US Environmental Protection Agency (EPA) administrator Lisa Jackson announced today that she will leave her post in early 2013.
Jackson, a chemical engineer, was a founding member of US President Barack Obama’s scientific dream team of agency chiefs appointed in 2009. Since then, she has championed tighter pollution standards and worked to reign in greenhouse gases, even as the Obama administration backed away from its early pledges to tackle climate change. During Jackson’s tenure, the EPA opened the door to regulation by declaring greenhouse gases a public-health threat, created the first greenhouse-gas standards for motor vehicles and established tougher air-pollution standards for power plants.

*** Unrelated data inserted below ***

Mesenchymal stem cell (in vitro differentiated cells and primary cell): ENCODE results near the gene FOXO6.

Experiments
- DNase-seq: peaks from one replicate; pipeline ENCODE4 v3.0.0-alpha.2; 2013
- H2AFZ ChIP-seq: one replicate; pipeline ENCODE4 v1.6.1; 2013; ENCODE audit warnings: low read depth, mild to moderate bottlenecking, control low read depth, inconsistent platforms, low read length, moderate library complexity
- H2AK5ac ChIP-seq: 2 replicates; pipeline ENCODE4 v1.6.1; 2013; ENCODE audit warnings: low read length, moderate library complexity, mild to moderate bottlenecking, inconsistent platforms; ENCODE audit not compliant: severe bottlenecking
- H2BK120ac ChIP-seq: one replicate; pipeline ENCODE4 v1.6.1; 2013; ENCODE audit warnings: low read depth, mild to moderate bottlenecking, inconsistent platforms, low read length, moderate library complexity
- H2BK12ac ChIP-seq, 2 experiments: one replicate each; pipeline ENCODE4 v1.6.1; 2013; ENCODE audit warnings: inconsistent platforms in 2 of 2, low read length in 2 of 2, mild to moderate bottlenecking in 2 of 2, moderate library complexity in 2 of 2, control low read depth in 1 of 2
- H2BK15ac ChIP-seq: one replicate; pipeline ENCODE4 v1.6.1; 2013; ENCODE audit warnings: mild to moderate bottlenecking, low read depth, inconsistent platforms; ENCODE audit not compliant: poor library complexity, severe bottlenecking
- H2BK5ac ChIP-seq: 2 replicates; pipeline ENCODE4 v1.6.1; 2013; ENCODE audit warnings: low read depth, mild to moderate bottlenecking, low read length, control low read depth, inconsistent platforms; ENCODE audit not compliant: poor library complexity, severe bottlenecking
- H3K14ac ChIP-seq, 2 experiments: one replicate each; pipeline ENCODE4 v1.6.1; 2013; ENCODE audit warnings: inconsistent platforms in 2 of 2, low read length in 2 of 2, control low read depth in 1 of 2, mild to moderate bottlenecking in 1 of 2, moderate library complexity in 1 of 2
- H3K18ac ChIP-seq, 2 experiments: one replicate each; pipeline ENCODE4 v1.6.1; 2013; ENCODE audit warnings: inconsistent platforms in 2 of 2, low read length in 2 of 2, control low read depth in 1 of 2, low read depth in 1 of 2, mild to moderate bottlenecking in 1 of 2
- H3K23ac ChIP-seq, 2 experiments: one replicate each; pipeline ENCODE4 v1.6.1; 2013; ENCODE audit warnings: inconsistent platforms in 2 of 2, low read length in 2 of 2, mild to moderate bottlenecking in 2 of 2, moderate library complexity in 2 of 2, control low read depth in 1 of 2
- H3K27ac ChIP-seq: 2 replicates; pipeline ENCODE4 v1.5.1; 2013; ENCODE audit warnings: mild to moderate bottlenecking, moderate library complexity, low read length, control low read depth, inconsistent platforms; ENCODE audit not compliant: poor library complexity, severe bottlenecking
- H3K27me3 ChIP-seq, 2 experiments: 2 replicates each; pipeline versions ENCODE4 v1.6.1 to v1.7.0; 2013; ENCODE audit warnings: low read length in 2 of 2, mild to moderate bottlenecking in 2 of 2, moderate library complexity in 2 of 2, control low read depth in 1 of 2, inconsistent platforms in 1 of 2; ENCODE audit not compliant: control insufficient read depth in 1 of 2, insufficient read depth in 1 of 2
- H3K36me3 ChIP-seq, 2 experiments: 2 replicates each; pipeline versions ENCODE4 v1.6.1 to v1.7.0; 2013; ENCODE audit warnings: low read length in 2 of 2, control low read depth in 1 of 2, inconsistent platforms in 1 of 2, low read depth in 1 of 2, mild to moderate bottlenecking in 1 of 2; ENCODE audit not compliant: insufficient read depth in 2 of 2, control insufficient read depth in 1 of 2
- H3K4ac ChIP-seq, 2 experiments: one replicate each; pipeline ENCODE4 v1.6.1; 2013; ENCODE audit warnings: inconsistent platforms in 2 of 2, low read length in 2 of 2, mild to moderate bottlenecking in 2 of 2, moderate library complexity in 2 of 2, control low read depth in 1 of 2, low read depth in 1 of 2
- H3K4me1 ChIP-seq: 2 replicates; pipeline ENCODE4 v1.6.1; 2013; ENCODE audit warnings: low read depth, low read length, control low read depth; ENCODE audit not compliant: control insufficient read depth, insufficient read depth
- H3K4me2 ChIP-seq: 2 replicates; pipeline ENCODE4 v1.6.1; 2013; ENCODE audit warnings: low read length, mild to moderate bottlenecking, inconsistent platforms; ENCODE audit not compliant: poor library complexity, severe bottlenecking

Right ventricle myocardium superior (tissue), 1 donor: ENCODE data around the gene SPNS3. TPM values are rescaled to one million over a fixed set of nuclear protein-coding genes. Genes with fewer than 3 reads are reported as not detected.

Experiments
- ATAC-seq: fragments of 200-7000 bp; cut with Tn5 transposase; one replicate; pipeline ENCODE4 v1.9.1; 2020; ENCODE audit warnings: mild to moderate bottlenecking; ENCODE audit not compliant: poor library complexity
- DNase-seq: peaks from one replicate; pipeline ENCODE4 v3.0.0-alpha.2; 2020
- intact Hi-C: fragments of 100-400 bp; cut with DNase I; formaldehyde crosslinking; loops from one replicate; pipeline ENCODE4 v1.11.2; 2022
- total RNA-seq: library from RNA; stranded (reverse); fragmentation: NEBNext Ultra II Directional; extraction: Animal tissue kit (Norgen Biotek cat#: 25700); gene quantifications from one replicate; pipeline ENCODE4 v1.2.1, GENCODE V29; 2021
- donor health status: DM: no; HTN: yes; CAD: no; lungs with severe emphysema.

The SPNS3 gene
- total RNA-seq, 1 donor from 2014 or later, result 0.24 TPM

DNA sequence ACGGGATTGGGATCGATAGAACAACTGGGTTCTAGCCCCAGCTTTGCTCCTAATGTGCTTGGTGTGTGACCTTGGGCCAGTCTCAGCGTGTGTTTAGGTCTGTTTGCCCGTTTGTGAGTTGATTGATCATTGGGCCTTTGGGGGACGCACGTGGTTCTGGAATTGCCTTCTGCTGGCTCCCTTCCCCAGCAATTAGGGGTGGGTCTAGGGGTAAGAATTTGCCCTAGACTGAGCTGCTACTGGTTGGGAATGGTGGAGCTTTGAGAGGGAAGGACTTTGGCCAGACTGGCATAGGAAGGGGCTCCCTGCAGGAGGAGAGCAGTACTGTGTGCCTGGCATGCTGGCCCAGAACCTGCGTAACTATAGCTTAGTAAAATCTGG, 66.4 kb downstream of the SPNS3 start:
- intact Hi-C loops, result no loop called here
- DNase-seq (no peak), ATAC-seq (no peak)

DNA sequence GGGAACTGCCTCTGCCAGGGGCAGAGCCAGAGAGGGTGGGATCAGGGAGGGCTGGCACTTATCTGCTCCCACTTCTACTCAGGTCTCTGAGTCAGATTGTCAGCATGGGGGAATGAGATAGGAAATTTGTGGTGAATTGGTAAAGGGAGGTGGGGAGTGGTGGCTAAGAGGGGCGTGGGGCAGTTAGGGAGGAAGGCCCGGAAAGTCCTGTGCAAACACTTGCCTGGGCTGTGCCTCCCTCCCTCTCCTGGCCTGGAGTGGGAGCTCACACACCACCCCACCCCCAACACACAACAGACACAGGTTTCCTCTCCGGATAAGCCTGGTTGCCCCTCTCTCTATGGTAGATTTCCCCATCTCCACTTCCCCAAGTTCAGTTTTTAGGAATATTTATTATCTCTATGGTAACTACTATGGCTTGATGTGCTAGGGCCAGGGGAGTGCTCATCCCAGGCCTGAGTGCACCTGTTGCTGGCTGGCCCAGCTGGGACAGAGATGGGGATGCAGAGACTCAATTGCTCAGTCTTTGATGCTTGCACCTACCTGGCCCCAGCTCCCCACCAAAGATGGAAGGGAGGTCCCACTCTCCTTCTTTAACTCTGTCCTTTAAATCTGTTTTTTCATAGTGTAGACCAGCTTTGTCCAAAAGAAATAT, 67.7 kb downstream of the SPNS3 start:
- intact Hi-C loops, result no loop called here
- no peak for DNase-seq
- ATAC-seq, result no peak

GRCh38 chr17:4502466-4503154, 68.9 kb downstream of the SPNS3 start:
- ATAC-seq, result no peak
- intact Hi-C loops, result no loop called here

For her efforts, Jackson faced opposition from all sides. Republican lawmakers harshly questioned her for promoting ‘anti-business’ policies, and the White House punted her proposals for tougher smog regulations until after the 2012 election.
Jackson will remain in her position until after Obama’s State of the Union address next year. No word yet on who will step in to fill her position, but deputy administrator Robert Perciasepe will fill in if needed until the next appointee is approved.